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Local renewable energy projects being stifled by red tape, consumer advocates say

Local renewable energy projects being stifled by red tape, consumer advocates say

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7447928-3x2-340x227Red tape and a lack of technical expertise are preventing community groups from setting up renewable energy projects, according to consumer advocates who have launched a new campaign to make it an election issue.

The campaign is led by the Community Power Agency (CPA) and a coalition of grassroots energy groups.

There are more than 70 community energy groups around the nation running 31 renewable energy projects including community solar and wind farms.

But the CPA said projects were taking years to get up as they battle with red tape and a lack of streamlined advice.

Founder Nicky Ison, an academic at University of Technology Sydney, said technical and legal hurdles were making it extremely difficult for community projects to go ahead.

“Communities want to invest in themselves but it’s really hard to get the project from an idea to a point where it’s investment ready,” she said.

The CPA has commissioned modelling which shows every dollar of government money could leverage $10-$17 of investment in community projects.

“[We’re] calling on all sides of politics to support $140 million of funding for community energy over the next four years as well as a regulatory red tape review,” Ms Ison said.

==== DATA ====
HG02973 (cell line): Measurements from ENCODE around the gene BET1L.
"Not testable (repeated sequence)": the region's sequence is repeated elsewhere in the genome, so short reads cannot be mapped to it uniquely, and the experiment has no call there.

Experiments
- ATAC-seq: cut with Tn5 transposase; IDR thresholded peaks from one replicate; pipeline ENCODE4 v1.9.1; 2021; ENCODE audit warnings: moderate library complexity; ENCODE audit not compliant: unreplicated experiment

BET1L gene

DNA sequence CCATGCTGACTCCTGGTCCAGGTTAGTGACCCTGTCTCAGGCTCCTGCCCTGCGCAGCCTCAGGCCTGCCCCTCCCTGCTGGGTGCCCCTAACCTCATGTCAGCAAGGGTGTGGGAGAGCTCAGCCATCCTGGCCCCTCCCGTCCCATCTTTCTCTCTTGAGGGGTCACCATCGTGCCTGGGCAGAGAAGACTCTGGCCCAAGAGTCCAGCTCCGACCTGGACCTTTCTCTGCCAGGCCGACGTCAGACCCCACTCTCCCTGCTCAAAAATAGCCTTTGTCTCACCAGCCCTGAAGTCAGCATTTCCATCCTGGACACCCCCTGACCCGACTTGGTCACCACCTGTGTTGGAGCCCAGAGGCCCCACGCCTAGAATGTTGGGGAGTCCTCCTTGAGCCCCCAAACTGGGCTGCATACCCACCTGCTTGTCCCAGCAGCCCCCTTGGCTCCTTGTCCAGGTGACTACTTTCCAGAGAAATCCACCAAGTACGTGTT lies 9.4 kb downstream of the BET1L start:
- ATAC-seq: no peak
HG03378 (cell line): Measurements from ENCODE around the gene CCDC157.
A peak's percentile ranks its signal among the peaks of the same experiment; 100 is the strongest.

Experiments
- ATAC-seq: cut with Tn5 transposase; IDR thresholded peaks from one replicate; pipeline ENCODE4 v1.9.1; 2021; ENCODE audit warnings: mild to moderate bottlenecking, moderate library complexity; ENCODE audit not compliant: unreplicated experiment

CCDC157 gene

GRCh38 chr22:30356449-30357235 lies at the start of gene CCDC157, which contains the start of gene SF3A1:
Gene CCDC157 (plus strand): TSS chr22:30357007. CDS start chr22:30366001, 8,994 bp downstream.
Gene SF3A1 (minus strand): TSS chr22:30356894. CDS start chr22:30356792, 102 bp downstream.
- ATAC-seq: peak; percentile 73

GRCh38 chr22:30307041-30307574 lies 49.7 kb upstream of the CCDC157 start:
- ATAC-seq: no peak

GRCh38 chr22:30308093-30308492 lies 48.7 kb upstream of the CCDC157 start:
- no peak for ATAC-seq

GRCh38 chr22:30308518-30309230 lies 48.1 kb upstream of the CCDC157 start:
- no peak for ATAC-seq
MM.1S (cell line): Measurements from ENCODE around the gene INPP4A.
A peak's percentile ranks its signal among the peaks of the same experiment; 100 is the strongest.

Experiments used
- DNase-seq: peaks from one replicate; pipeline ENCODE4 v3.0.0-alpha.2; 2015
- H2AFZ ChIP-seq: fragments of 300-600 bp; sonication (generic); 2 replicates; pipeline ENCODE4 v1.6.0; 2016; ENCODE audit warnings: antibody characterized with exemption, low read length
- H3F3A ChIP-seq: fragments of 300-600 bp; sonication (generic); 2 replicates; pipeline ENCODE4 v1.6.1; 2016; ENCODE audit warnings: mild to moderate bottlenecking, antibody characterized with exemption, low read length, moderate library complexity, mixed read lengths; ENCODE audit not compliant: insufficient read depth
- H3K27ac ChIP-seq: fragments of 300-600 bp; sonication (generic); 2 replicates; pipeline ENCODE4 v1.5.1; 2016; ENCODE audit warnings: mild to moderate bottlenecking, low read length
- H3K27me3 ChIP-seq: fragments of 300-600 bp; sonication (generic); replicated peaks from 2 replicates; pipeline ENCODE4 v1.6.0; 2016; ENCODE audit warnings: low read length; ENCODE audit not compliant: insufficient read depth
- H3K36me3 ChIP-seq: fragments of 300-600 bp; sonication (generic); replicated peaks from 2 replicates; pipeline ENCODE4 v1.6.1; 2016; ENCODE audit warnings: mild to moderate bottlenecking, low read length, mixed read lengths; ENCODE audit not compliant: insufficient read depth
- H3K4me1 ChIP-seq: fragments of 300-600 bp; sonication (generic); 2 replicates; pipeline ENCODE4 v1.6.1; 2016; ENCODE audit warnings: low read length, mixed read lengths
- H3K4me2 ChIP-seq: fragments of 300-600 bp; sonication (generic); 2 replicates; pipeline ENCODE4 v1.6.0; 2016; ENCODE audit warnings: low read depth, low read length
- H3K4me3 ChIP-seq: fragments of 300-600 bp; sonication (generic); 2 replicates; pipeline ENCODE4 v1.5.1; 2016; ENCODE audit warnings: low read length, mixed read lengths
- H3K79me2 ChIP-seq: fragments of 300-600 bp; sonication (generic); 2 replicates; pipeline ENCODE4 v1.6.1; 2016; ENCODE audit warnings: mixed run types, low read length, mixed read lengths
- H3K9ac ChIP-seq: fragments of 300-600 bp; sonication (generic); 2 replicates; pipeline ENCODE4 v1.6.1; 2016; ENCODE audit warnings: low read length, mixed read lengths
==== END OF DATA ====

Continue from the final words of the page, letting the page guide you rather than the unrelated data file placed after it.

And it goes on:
The campaign also calls for 50 community hubs to be established in urban, regional and remote areas across Australia, where people can get help to set up their project.

Ms Ison said with 24 community energy groups in marginal seats, the issue would be a vote winner.

Minister defends government funding

The Coalition has committed $5 million in grants for 50 local solar projects, and there is funding available through the Clean Energy Finance Corporation (CEFC).

Environment Minister Greg Hunt said community groups were being encouraged to apply to the CEFC.

“We have support for community solar through the 50 programs around the country, and the support for low income solar and energy efficient housing through the $250 million from the Clean Energy Finance Corporation,” Mr Hunt said.

“We have 50 new solar community programs and this will be grants of up to $15,000 for solar and battery storage to help community groups.”

Fonte: abc.net.au